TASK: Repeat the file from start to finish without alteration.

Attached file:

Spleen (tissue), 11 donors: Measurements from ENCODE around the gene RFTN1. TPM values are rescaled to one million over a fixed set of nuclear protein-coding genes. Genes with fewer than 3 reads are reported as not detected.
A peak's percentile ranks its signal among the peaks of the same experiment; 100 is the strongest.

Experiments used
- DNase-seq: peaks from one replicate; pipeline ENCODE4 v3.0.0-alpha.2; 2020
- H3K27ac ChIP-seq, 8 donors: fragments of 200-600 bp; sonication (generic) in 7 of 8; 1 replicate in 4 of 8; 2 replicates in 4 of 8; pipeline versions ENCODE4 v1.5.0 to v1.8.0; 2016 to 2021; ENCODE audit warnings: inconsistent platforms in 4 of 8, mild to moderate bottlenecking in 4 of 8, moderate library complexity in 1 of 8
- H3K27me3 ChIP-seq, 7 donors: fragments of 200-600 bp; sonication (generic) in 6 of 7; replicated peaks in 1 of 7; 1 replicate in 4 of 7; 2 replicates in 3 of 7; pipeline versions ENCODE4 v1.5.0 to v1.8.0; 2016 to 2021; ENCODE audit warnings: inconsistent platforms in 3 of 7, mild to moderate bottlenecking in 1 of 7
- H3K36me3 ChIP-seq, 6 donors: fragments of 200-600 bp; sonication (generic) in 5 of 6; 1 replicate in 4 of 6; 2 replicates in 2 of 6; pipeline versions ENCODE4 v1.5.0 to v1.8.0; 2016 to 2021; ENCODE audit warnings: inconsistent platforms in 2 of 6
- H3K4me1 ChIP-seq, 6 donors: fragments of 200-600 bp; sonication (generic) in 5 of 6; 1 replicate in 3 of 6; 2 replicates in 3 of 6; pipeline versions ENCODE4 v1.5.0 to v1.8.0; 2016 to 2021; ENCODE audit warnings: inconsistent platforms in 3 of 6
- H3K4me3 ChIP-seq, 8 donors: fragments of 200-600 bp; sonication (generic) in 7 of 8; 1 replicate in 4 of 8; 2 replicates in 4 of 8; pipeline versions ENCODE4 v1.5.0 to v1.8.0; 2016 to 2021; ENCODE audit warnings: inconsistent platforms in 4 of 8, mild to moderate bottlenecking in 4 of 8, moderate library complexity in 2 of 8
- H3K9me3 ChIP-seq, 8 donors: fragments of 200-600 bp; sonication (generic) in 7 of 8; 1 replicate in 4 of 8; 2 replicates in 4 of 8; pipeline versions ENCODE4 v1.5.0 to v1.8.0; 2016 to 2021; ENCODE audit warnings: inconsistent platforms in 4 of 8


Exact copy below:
Spleen (tissue), 11 donors: Measurements from ENCODE around the gene RFTN1. TPM values are rescaled to one million over a fixed set of nuclear protein-coding genes. Genes with fewer than 3 reads are reported as not detected.
A peak's percentile ranks its signal among the peaks of the same experiment; 100 is the strongest.

Experiments used
- DNase-seq: peaks from one replicate; pipeline ENCODE4 v3.0.0-alpha.2; 2020
- H3K27ac ChIP-seq, 8 donors: fragments of 200-600 bp; sonication (generic) in 7 of 8; 1 replicate in 4 of 8; 2 replicates in 4 of 8; pipeline versions ENCODE4 v1.5.0 to v1.8.0; 2016 to 2021; ENCODE audit warnings: inconsistent platforms in 4 of 8, mild to moderate bottlenecking in 4 of 8, moderate library complexity in 1 of 8
- H3K27me3 ChIP-seq, 7 donors: fragments of 200-600 bp; sonication (generic) in 6 of 7; replicated peaks in 1 of 7; 1 replicate in 4 of 7; 2 replicates in 3 of 7; pipeline versions ENCODE4 v1.5.0 to v1.8.0; 2016 to 2021; ENCODE audit warnings: inconsistent platforms in 3 of 7, mild to moderate bottlenecking in 1 of 7
- H3K36me3 ChIP-seq, 6 donors: fragments of 200-600 bp; sonication (generic) in 5 of 6; 1 replicate in 4 of 6; 2 replicates in 2 of 6; pipeline versions ENCODE4 v1.5.0 to v1.8.0; 2016 to 2021; ENCODE audit warnings: inconsistent platforms in 2 of 6
- H3K4me1 ChIP-seq, 6 donors: fragments of 200-600 bp; sonication (generic) in 5 of 6; 1 replicate in 3 of 6; 2 replicates in 3 of 6; pipeline versions ENCODE4 v1.5.0 to v1.8.0; 2016 to 2021; ENCODE audit warnings: inconsistent platforms in 3 of 6
- H3K4me3 ChIP-seq, 8 donors: fragments of 200-600 bp; sonication (generic) in 7 of 8; 1 replicate in 4 of 8; 2 replicates in 4 of 8; pipeline versions ENCODE4 v1.5.0 to v1.8.0; 2016 to 2021; ENCODE audit warnings: inconsistent platforms in 4 of 8, mild to moderate bottlenecking in 4 of 8, moderate library complexity in 2 of 8
- H3K9me3 ChIP-seq, 8 donors: fragments of 200-600 bp; sonication (generic) in 7 of 8; 1 replicate in 4 of 8; 2 replicates in 4 of 8; pipeline versions ENCODE4 v1.5.0 to v1.8.0; 2016 to 2021; ENCODE audit warnings: inconsistent platforms in 4 of 8